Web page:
by Tanya Cromartie-Twaddle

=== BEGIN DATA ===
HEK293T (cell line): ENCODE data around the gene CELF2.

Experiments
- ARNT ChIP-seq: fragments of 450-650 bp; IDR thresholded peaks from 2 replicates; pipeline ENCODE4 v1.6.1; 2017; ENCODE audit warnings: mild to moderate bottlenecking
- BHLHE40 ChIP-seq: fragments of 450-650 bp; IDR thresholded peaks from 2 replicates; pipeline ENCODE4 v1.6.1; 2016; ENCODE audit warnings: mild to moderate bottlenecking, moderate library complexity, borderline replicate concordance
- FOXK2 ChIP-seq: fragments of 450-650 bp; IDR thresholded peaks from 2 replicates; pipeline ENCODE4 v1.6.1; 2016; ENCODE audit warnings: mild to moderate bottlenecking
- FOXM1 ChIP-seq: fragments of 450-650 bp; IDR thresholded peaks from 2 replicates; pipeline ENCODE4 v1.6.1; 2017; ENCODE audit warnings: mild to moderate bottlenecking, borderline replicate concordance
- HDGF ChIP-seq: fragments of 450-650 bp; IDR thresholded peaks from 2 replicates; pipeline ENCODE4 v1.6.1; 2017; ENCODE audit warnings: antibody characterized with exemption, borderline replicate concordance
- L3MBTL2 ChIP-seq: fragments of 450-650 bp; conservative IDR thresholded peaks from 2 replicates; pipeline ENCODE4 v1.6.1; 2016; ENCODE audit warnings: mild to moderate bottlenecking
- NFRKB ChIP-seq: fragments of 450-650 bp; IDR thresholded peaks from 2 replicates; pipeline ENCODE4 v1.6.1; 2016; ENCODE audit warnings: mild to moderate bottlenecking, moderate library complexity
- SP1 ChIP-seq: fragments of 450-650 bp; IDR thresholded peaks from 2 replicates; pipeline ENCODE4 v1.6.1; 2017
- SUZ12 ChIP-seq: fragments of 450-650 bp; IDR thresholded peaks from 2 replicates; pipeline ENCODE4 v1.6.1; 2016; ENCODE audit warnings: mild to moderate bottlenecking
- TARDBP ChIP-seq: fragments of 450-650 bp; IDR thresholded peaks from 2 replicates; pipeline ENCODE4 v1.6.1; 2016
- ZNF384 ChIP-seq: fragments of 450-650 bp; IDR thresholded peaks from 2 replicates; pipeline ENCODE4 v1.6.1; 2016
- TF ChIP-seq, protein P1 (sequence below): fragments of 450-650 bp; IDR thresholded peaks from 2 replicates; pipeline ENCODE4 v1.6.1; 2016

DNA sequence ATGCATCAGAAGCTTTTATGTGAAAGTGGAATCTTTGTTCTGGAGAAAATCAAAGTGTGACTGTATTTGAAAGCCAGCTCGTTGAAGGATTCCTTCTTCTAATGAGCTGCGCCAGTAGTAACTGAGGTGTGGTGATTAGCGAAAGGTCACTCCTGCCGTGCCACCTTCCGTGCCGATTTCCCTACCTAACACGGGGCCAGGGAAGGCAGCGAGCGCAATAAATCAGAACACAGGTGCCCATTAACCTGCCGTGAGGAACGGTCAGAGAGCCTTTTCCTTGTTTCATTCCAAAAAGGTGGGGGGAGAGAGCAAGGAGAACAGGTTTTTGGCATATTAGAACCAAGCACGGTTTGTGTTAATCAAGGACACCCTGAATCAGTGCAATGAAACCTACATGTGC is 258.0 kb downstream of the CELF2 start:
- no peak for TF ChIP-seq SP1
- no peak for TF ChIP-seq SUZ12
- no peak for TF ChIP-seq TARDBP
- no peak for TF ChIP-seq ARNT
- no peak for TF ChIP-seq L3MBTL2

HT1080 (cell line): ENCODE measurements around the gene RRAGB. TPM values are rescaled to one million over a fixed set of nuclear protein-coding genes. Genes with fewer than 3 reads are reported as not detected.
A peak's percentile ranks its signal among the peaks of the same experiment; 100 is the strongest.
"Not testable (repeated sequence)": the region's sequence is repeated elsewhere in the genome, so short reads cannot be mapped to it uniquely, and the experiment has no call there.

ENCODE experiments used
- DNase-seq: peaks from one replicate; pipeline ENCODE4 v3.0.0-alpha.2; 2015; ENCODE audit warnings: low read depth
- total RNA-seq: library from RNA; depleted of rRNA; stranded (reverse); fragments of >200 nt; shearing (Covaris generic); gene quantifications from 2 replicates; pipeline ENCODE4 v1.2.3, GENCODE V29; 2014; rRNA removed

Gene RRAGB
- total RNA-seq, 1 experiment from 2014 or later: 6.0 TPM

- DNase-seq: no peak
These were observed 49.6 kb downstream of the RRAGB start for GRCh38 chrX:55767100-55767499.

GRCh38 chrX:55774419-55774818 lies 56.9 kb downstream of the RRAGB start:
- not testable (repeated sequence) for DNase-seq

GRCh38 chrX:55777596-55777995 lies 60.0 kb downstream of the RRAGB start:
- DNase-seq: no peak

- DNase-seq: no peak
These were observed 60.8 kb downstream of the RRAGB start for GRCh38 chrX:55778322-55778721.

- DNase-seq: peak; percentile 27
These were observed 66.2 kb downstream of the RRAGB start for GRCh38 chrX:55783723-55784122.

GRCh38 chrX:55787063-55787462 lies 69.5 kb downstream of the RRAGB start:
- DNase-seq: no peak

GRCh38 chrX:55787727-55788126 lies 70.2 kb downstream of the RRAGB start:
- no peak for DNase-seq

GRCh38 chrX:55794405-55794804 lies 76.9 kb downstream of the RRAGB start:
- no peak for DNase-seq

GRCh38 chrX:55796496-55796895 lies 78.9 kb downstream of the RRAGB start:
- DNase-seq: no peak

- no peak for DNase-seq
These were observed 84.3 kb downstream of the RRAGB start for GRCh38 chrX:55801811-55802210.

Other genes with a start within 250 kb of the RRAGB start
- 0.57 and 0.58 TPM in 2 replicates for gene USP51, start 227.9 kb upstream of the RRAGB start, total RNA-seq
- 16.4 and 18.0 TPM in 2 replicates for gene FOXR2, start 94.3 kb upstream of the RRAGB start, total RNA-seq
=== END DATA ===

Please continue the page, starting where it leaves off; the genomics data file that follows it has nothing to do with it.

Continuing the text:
What a cold and distant place a woman must descend to in order to watch her own flesh and blood baby waste away. Recent news stories about two sisters accused of neglect and murder crippled me emotionally. How could they keep their dire circumstances hidden, and did they have anyone in their lives to save them from themselves…to save the children from them? A grandmother? An Auntie? A sister-friend? Anyone? What depth of frustration must a foster mom be in to brutalize children placed in her care for healing? I refuse to believe that people are born evil. What has she experienced or lacked in her life to bring her to such a heartless act against a fragile child? A neighbor says they seemed like the perfect family. Nice clothes. Expensive toys. But this sister must have been lost, alone, disengaged. The videotaped abuse wasn’t as shocking to me as it should have been. Only the way it was discovered is new. I hear this story often. Our community is thick with social service agencies, organizations, and individuals working to solve our problems. Obviously societal ills will never disappear completely, but the view from here doesn’t show it getting better fast enough. I believe women are the most critical warriors. Stories like these make me feel like we are losing too many of our battles. Victories are few and fleeting. A few women friends and I came to this conclusion: we are the fighting wounded. We are not holding one another. Too many of our fellow sisters are dangerously disconnected from sources of strength and afraid to talk about the fear, trials, tribulations, jealousy, and competitiveness that we have to wade through daily. I think we are afraid to admit how much we need one another. Our bags are stuffed with emotional cosmetics and we wear our masks well. I have been approached several times recently by African-American women seeking a forum…a safe place for real dialogue between sisters. Now some of y’all might dismiss this as that same old tired “ya ya sister yap.” But this is on the real. Our community is suffering and there’s nobody better to heal it than us. We cannot leave it up to politicians, legislators, and agencies to change the culture of violence in our homes, schools, and community. We cannot put all of the blame on socio-economic status, either. Women. Sisters, if more of us had it together…got together and shared our struggles, successes, resources, and wisdom, we would be so much closer to having a healthy community. Not because we are born to be nurturers (we are born to be and achieve whatever our hearts desire), but because women are naturally the strongest and most effective nurturers when we choose to be. My girlfriends agree. We need more sister-love. I see some of us frantically climbing our slick ladders of success, afraid to look back and extend a hand to a sister trying to come up. We get catty and commit to backstabbing. My sister-friend Gwendolyn says it’s because we don’t understand that joy is abundant. Perhaps we don’t believe that there is enough to go around. We neglect to nurture our sisters because we have fought so hard for our little piece of joy we think the next sister is desperate to take it away. Be it a man, a job, a place in society. Some of us sweep only around our own front doors because we don’t have time to worry about the next one and feel powerless when it comes to effecting change. Too many are victims of violence and despondency…they have never known the warm fold of sisterhood and community. So they remain on the outskirts until it is too late. All is not lost. No doubt, there are powerful sister-forces at work in our community, but we need to multiply that greatly. Immediately. It needs to be a movement. A city-wide sisterhood commitment. Do I sound too idealistic? Actually, a strong brother reminds me often, if you can see it, you can achieve it. I mean, it’s not a bad vision to have. What do I have to lose? I do know women who are seeking circles of sister power. I have been told that a group of women from Milwaukee’s North side are working on a “Million Mom” March. The universe has connected me with a few wonderful women that are willing to create and facilitate gatherings focused on connecting sisters to build strong initiatives for soul-deep change. If nothing else, we need to let our sisters know they can come to us. They are not alone in their struggle. We need to stay in our communities and take them to the heights that only we can. Saturate them with that unconditional woman-sister-mother-love. Reflecting on the latest stories of “women gone bad” in our local news, I asked my friend Tamara, “Girl, you would tell me if I was slipping…losing it…you would know? Wouldn’t you?” “Of course, Tanya…you’re my sistah-girl.” When Sistahs get it together, everything gonna be alright.